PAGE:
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Hello! Thank you for choosing to help contribute to one of the Twilio SendGrid open source libraries. There are many ways you can contribute and help is always welcome. We simply ask that you follow the following contribution policies.

All third party contributors acknowledge that any contributions they provide will be made under the same open source license that the open source project is provided under.

There are a few ways to contribute, which we'll enumerate below:

Improvements to the Codebase

We welcome direct contributions to the sendgrid-python code base. Thank you!

Development Environment


Initial setup

git clone
cd sendgrid-python

Environment Variables

First, get your free Twilio SendGrid account here.

Next, update your environment with your SENDGRID_API_KEY.

cp .env_sample .env

Then edit .env and insert your API key.

# You do not need to do this when using Docker Compose
source .env


See the examples folder to get started quickly.

If testing from the root directory of this repo, create a new file (e.g. and replace import sendgrid with from sendgrid import *

Understanding the Code Base

  • /examples
    • Working examples that demonstrate usage.
  • /tests
    • Currently, we have unit and profiling tests.
  • /sendgrid
    • The Web API v3 client is, the other files are legacy code for our mail send v2 endpoint.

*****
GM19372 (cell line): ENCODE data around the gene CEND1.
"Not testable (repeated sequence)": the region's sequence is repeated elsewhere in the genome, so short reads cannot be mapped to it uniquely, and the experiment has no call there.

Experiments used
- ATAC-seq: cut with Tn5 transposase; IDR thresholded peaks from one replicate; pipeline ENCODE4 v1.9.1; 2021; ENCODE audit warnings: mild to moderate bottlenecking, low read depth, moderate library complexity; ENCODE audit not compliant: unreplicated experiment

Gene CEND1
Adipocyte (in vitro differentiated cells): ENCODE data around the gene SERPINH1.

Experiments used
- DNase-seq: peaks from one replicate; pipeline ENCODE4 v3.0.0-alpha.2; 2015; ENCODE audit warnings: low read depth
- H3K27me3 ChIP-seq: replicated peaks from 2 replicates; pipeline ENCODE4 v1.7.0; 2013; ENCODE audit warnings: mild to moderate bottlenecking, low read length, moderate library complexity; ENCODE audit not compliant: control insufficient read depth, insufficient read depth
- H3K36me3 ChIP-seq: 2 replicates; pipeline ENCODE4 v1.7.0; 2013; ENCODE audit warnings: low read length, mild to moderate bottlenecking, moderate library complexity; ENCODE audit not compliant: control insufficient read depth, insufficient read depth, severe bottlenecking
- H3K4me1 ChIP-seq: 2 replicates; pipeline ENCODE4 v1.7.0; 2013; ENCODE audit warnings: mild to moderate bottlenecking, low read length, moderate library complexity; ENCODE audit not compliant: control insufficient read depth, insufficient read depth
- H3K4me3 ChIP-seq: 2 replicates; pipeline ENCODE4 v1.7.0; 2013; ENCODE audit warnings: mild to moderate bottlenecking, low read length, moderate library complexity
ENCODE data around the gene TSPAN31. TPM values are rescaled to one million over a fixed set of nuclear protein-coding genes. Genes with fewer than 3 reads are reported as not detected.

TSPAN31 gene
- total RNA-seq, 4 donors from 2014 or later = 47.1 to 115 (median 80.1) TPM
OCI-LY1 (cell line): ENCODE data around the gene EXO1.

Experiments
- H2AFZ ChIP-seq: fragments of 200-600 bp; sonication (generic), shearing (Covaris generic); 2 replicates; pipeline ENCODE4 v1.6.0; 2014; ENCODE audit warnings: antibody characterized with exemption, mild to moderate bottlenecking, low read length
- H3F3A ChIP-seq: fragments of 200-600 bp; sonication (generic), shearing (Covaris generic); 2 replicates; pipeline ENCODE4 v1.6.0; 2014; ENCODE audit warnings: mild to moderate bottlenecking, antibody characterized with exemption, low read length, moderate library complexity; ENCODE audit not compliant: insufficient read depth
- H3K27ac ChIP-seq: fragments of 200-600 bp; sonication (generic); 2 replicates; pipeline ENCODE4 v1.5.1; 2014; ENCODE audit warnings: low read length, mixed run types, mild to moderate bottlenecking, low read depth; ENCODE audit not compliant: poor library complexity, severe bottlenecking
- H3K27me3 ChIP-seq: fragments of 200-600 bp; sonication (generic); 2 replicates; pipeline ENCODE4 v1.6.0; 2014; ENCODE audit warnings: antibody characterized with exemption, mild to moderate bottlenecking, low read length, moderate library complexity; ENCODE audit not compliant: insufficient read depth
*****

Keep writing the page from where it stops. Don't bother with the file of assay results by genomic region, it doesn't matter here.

The PR must pass all the tests before it is reviewed.

All test files are in the test directory. For the purposes of contributing to this repo, please update the file with unit tests as you modify the code.

The integration tests require a Twilio SendGrid mock API in order to execute. We've simplified setting this up using Docker to run the tests. You will just need Docker Desktop and make.

Once these are available, simply execute the Docker test target to run all tests: make test-docker. This command can also be used to open an interactive shell into the container where this library is installed. To start a bash shell for example, use this command: command=bash make test-docker.

Style Guidelines & Naming Conventions

Generally, we follow the style guidelines as suggested by the official language. However, we ask that you conform to the styles that already exist in the library. If you wish to deviate, please explain your reasoning.

Please run your code through:

Creating a Pull Request

  1. Fork the project, clone your fork, and configure the remotes:

    # Clone your fork of the repo into the current directory
    git clone
    # Navigate to the newly cloned directory
    cd sendgrid-python
    # Assign the original repo to a remote called "upstream"
    git remote add upstream
  2. If you cloned a while ago, get the latest changes from upstream:

    git checkout <dev-branch>
    git pull upstream <dev-branch>
  3. Create a new topic branch (of the main project development branch) to contain your feature, change, or fix:

    git checkout -b <topic-branch-name>
  4. Commit your changes in logical chunks. Please adhere to these git commit message guidelines or your code is unlikely to be merged into the main project. Use Git's interactive rebase feature to tidy up your commits before making them public.

4a. Create tests.

4b. Create or update the example code that demonstrates the functionality of this change to the code.

  1. Locally merge (or rebase) the upstream development branch into your topic branch:

    git pull [--rebase] upstream main
  2. Push your topic branch up to your fork:

    git push origin <topic-branch-name>
  3. Open a Pull Request with a clear title and description against the main branch. All tests must be passing before we will review the PR.

Code Reviews

If you can, please look at open PRs and review them. Give feedback and help us merge these PRs much faster! If you don't know how, GitHub has some great information on how to review a Pull Request.